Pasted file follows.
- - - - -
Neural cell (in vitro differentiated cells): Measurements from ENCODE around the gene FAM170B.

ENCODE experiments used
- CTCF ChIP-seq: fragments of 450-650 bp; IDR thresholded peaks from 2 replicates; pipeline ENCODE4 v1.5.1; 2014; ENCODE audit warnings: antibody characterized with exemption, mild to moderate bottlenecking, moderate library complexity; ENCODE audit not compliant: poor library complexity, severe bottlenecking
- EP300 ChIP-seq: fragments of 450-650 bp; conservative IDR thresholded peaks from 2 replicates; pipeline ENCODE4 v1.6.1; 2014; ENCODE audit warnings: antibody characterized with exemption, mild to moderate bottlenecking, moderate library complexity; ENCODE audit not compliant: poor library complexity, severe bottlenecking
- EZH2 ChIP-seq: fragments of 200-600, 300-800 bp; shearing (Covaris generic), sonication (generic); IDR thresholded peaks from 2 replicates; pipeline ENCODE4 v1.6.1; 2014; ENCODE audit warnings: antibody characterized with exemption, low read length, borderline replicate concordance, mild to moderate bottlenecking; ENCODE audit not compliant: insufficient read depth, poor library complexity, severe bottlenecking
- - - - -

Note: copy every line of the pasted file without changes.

Neural cell (in vitro differentiated cells): Measurements from ENCODE around the gene FAM170B.

ENCODE experiments used
- CTCF ChIP-seq: fragments of 450-650 bp; IDR thresholded peaks from 2 replicates; pipeline ENCODE4 v1.5.1; 2014; ENCODE audit warnings: antibody characterized with exemption, mild to moderate bottlenecking, moderate library complexity; ENCODE audit not compliant: poor library complexity, severe bottlenecking
- EP300 ChIP-seq: fragments of 450-650 bp; conservative IDR thresholded peaks from 2 replicates; pipeline ENCODE4 v1.6.1; 2014; ENCODE audit warnings: antibody characterized with exemption, mild to moderate bottlenecking, moderate library complexity; ENCODE audit not compliant: poor library complexity, severe bottlenecking
- EZH2 ChIP-seq: fragments of 200-600, 300-800 bp; shearing (Covaris generic), sonication (generic); IDR thresholded peaks from 2 replicates; pipeline ENCODE4 v1.6.1; 2014; ENCODE audit warnings: antibody characterized with exemption, low read length, borderline replicate concordance, mild to moderate bottlenecking; ENCODE audit not compliant: insufficient read depth, poor library complexity, severe bottlenecking